At a gala dinner held last week in the candlelit cellars of Champagne Mumm in Reims, Richard Bampfield MW was crowned the 2009 European Champagne Ambassador.
I was a judge for both the UK and European finals of the competition, run by the Comité Interprofessionnel du Vin de Champagne (CIVC), and I was lucky enough to be there on the night to see Richard win his award. It was certainly a proud moment for the UK representatives in the room.
The title ‘ambassador’ however suggests the winning candidate will have a role to play throughout the year and I have to confess that I still haven’t managed to work out what that role is. In fact when I posed the question in a briefing session prior to the UK final it became clear that at present it doesn’t really exist in any meaningful sense. This is surely something which ought to be addressed. Otherwise the CIVC are wasting a great resource – an excellent communicator with a passion for champagne – if the winning candidate isn’t given a brief and the support to carry it out.
There was certainly no doubting the quality of the finalists and the overall standard was extremely high in both the national and international legs of the competition. It is also a tough competition with each of the eight European candidates (representing Belgium, France, Germany, Italy, The Netherlands, Spain and Switzerland) required to give two 15 minute presentations on this year’s theme, Rosé Champagne. During the morning session candidates were offered a choice of three rosé-focused topics and were given 30 minutes to prepare and deliver a presentation on the topic of their choosing. Post (large!) lunch they were each required to conduct a tutored tasting of three rosé champagnes with no preparation and no advance warning of the pre-selected wines.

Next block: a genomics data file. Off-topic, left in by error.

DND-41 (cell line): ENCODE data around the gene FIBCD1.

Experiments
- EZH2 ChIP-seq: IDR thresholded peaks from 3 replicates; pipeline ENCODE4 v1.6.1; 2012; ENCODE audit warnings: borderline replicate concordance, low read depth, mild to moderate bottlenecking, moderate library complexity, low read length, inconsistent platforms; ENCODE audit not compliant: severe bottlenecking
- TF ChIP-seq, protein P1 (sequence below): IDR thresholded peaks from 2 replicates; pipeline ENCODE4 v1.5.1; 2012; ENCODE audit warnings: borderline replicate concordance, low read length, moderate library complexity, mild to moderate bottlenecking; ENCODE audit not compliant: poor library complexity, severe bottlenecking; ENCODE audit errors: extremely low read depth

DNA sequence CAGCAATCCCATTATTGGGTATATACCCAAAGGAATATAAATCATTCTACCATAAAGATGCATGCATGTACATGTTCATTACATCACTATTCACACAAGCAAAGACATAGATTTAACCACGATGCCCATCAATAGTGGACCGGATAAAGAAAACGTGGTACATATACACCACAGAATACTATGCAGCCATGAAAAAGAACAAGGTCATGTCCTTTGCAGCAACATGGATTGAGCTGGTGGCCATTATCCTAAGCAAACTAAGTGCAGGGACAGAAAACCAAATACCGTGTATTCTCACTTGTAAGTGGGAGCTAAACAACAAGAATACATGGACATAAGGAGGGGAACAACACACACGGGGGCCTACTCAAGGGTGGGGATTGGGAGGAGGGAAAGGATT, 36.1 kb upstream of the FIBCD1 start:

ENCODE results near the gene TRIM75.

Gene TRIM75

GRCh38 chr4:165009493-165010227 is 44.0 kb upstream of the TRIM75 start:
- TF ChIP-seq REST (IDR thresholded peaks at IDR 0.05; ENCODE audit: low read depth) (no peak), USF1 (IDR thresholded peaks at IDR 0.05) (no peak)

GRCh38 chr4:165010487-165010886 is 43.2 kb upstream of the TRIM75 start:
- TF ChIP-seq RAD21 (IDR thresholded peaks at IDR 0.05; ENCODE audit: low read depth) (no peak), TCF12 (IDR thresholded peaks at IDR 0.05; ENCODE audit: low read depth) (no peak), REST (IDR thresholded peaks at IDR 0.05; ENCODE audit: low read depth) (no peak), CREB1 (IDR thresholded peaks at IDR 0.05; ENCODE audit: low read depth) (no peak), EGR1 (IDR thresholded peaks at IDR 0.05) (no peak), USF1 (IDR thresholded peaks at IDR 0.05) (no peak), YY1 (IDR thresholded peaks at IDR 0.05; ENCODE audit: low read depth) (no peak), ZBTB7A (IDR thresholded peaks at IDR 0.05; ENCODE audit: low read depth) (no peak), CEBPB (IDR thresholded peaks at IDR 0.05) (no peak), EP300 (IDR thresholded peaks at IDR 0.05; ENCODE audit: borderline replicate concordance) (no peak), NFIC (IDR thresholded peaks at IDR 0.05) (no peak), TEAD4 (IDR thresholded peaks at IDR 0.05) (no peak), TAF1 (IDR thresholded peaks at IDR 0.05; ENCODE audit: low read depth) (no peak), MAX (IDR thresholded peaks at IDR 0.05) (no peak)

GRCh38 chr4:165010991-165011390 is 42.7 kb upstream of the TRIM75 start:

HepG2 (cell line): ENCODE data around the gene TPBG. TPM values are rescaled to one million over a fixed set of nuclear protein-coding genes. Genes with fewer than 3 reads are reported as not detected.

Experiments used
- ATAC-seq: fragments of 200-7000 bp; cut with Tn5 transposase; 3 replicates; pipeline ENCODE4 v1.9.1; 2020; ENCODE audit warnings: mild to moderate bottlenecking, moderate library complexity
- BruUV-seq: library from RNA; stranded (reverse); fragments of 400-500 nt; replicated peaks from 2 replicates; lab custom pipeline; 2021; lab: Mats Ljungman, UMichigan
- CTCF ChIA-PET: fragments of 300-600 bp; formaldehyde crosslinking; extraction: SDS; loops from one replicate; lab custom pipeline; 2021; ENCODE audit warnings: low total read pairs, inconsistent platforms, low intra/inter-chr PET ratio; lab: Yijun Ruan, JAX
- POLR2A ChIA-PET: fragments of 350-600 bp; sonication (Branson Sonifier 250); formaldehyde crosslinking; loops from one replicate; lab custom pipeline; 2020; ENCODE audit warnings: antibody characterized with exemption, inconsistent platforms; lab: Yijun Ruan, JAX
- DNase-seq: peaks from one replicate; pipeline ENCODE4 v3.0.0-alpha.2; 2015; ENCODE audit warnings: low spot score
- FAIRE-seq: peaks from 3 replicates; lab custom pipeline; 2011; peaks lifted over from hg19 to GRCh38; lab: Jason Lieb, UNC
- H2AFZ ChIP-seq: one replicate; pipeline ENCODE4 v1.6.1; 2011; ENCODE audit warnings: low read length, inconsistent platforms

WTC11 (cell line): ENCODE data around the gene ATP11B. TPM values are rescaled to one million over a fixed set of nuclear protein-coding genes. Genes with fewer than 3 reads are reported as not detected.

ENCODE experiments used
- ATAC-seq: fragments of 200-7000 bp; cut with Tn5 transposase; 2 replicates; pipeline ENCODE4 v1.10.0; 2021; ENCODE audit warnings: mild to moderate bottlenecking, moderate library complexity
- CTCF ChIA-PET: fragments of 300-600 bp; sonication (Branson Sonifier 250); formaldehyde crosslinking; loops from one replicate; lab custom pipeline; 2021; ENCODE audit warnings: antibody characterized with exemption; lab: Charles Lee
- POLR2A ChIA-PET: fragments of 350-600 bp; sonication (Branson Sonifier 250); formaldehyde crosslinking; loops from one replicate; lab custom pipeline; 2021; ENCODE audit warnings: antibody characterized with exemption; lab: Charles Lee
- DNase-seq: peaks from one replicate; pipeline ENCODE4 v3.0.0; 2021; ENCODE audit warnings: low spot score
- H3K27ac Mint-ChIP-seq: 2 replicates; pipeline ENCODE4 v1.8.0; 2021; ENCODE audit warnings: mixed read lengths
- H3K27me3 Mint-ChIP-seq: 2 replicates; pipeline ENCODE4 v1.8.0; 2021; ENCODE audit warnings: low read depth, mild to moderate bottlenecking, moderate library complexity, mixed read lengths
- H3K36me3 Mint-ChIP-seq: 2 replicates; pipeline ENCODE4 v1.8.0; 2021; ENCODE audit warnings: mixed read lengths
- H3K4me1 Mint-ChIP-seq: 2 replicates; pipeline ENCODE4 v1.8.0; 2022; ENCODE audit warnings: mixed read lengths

What mattered above all in this competition was not superior knowledge about champagne, it was the ability to communicate clearly and engagingly with an audience and this is where Richard really shone. He brought grapes from his own garden for us to peel and taste, and carefully followed the brief of treating us as a group with no prior knowledge of champagne. Some of the other candidates clearly had amazing levels of knowledge but just didn’t communicate it as well as they could have.
The finalists had all been treated to a week of visits and tastings prior to the final, and they seemed to have had a great time, but still I can’t help feeling it’s a shame that once the competition is over little is required of the winning candidate. Perhaps this year that will change and Richard will have a diary packed with exciting events as a result. I’d certainly like to think so after such a lot of hard work.